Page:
Love the GoldieBlox Video, but Not the Toys

I once paid my daughter a dollar to not buy a princess backpack. And when she recently announced, "I don't need to know math, because I'm going to grow up to be a supermodel," my brain nearly melted out of my ears. I spent the next thirty minutes (or so) half-ranting, half-explaining to her how she has to fight against a culture that believes the most important thing about a girl is being pretty. So I'm totally down with the sentiment of this video.

But then I get to the end and see that the product being advertised, GoldieBlox, is apparently just a set of blocks "for girls." Which makes me wonder, do girls need blocks "for girls"? Why can't they just use blocks?

The company's website has an answer:

Our founder, Debbie, spent a year researching gender differences to develop a construction toy that went deeper than just "making it pink" to appeal to girls. She read countless articles on the female brain, cognitive development and children's play patterns...Her big "aha"? Girls have strong verbal skills. They love stories and characters. They aren't as interested in building for the sake of building; they want to know why. GoldieBlox stories replace the 1-2-3 instruction manual and provide narrative-based building, centered around a role model character who solves problems by building machines. Goldie's stories relate to girls' lives, have a sense of humor and make engineering fun.

I find this somewhat persuasive but also strange. The idea behind the video is that girls just need to be taught to see themselves as more than princesses, that they just need to overcome the culture's brainwashing to become the builders they were meant to be. And yet, the message above seems to be that girls are naturally more in tune with verbal skills than spacial skills. So apparently the only way to lure them into using a spacial toy is with verbal bait? I'm not buying it.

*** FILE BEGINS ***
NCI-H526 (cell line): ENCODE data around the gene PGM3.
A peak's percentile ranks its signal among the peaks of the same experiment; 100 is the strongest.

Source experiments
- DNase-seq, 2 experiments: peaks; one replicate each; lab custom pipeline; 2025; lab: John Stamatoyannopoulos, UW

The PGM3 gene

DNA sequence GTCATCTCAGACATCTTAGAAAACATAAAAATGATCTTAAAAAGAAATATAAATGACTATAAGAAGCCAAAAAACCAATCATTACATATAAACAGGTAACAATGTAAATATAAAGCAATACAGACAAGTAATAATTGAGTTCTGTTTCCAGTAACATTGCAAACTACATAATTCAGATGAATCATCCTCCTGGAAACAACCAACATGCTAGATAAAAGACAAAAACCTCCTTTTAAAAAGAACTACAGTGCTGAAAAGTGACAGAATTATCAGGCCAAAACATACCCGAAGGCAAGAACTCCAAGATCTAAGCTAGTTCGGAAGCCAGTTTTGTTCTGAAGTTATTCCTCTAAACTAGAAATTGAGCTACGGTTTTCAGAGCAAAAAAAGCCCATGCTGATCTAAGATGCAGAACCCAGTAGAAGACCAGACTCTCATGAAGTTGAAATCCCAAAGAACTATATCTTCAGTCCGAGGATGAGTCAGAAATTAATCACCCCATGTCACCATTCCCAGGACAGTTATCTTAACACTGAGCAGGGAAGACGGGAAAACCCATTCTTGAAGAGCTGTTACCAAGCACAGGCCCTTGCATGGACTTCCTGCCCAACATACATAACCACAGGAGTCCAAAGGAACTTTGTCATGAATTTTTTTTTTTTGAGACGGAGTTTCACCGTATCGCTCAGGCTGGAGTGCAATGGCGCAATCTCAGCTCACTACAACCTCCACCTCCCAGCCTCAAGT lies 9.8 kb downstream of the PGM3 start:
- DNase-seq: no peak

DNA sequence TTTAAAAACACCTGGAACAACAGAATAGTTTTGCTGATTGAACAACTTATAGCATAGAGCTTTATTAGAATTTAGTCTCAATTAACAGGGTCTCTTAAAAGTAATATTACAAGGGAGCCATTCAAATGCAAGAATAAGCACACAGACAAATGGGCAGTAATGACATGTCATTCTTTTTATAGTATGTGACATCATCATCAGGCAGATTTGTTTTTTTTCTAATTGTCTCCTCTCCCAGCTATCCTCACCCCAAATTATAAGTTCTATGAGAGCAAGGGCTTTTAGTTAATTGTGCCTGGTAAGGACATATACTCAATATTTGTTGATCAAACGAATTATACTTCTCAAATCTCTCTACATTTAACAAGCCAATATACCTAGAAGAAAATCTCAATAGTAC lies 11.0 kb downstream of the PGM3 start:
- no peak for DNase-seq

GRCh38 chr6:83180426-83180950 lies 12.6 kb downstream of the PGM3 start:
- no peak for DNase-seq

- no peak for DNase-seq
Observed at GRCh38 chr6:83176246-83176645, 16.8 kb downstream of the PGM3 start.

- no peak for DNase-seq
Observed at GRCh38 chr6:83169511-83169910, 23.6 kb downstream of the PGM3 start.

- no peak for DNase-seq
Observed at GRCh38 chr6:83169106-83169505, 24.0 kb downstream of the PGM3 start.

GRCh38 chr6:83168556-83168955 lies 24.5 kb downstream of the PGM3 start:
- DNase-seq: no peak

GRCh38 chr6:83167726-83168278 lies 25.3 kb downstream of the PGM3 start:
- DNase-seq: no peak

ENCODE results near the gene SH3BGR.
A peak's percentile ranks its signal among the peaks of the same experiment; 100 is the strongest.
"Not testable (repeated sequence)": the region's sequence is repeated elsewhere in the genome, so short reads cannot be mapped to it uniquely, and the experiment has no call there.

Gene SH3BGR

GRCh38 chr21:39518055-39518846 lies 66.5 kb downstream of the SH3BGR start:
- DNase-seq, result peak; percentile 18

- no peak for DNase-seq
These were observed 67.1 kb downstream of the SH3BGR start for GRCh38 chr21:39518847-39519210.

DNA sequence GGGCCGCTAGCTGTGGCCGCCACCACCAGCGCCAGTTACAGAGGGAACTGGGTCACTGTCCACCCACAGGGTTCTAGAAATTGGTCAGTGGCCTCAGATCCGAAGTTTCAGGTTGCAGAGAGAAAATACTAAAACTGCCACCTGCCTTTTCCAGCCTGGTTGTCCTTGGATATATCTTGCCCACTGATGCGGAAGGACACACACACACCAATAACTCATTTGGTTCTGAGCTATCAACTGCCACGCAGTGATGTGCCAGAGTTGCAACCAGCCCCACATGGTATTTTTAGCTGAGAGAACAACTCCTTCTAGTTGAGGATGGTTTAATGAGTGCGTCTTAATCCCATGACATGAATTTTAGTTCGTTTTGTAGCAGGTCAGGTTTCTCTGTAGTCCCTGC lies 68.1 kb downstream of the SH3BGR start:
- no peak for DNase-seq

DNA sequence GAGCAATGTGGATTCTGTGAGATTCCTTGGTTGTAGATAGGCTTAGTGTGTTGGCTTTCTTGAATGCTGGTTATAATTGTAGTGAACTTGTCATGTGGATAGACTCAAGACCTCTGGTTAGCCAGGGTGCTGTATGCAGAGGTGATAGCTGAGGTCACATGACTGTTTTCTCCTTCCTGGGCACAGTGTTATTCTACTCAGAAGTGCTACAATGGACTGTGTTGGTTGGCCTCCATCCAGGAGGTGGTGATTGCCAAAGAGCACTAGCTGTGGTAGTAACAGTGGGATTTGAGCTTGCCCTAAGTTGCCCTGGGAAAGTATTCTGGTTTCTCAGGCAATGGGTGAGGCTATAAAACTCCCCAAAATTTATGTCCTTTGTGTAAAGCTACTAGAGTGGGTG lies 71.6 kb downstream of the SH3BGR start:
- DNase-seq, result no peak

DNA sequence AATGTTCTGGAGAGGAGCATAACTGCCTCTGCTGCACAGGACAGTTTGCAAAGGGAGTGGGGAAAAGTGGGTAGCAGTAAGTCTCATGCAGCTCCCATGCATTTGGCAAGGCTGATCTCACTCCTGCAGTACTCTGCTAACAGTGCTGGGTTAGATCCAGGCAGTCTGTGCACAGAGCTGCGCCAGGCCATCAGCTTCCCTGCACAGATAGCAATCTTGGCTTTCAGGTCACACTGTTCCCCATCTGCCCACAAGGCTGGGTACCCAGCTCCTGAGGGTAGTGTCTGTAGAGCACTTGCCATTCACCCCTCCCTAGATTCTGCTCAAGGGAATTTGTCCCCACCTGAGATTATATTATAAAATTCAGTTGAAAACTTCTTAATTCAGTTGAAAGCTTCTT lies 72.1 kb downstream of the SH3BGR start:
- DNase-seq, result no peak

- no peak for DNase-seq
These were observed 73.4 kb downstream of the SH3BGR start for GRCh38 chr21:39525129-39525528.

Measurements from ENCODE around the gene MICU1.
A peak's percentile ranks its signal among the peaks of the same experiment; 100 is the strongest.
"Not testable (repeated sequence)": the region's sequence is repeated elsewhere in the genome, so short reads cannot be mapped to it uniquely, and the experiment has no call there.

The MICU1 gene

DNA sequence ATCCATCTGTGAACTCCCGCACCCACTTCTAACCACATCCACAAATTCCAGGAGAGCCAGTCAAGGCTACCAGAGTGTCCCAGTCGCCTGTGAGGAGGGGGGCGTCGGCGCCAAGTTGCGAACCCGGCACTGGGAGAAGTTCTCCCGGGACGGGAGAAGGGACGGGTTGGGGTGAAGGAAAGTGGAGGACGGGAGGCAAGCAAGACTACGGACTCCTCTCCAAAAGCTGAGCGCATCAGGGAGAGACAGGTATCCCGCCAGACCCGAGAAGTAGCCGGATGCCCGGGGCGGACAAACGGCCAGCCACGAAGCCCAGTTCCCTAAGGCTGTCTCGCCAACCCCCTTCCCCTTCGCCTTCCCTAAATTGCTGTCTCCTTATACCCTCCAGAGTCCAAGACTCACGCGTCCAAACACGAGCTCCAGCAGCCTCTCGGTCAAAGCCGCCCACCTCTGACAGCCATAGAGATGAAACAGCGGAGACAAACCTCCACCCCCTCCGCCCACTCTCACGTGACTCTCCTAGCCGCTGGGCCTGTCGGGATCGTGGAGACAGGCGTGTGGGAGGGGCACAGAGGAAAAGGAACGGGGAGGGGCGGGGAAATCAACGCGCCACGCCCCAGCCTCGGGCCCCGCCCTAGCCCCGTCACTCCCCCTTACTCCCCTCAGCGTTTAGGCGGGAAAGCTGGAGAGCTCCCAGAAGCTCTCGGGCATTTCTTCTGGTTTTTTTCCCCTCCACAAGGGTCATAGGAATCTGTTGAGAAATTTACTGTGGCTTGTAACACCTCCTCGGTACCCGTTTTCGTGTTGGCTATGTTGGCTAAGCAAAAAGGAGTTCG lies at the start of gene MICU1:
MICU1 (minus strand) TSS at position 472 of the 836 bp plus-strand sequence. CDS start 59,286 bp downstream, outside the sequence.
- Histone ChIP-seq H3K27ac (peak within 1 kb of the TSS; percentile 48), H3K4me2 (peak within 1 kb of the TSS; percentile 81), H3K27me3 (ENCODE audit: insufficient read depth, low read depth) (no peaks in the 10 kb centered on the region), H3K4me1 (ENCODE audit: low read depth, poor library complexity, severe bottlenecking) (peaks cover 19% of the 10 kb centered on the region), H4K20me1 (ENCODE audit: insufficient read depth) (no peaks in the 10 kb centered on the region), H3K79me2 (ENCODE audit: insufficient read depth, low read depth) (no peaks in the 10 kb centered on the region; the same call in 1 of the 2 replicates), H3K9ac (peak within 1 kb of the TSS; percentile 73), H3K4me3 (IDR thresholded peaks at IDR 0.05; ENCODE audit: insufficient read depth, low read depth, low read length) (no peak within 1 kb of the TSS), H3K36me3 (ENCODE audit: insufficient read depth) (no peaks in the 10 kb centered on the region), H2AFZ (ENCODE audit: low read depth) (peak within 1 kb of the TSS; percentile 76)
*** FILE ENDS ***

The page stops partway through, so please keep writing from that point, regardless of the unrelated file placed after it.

After a brief search for studies on gendered toy preference, I stumbled on Jeffrey Trawick-Smith, a professor at the Center for Early Childhood Education at Eastern Connecticut State University, who has been conducting a toy study for the past few years, trying to determine which types of toys tend to elicit the most complex forms of play. And he made some interesting findings about toy preference among boys and girls.

What set the highest-scoring toys apart was that they prompted problem solving, social interaction, and creative expression in both boys and girls. Interestingly, toys that have traditionally been viewed as male oriented—construction toys and toy vehicles, for example—elicited the highest quality play among girls.

He also says,

One trend that is emerging from our studies can serve as a guide to families as they choose toys: Basic is better. The highest-scoring toys so far have been quite simple: hardwood blocks, a set of wooden vehicles and road signs, and classic wooden construction toys. These toys are relatively open-ended, so children can use them in multiple ways.

The accompanying video for the study bears this out (study findings begin at 3:10).

One of the most basic toys they studied, a set of multicolored wooden blocks in the shape of stick figures called Rainbow People, turned out to be among the most successful in encouraging open-ended play. Children created trains of Rainbow People, made towers of Rainbow People, made up stories about rainbow people, and so on. Even the teachers admitted that they didn't expect these simple toys to be so popular. And indeed, the children weren't interested in them at first. But once they started exploring the toys, they played with them longer and more creatively than much flashier options.

The implication of the video is that both children and adults are often drawn to toys that don't actually foster the most creative play. Toy companies do a lot of research on kids, but their research is geared toward getting kids to want their toys, not necessarily getting kids to play extensively with those toys. Lego's sales went through the roof after they started making highly gendered building sets based on Star Wars, etc. But as any parent can tell you, building these Lego sets tends to follow a linear trajectory: follow the instructions until the X-wing fighter is complete, put on shelf. Not a lot of open-ended play there.

All of which goes to say that while I love the GoldieBlox video, I think the GoldieBlox toys are misguided, just as I think Lego's attempt to woo girls was misguided. You don't teach kids how to think and build creatively by giving them ready-made narratives to build around. And you don't encourage open-ended play by making your building toys highly gendered. The best building toys are the simplest. What we need to do is advocate for a new aisle in the toy section where boys and girls can each find creative toys to play with, side by side, and build things we've never seen out of their own imaginations.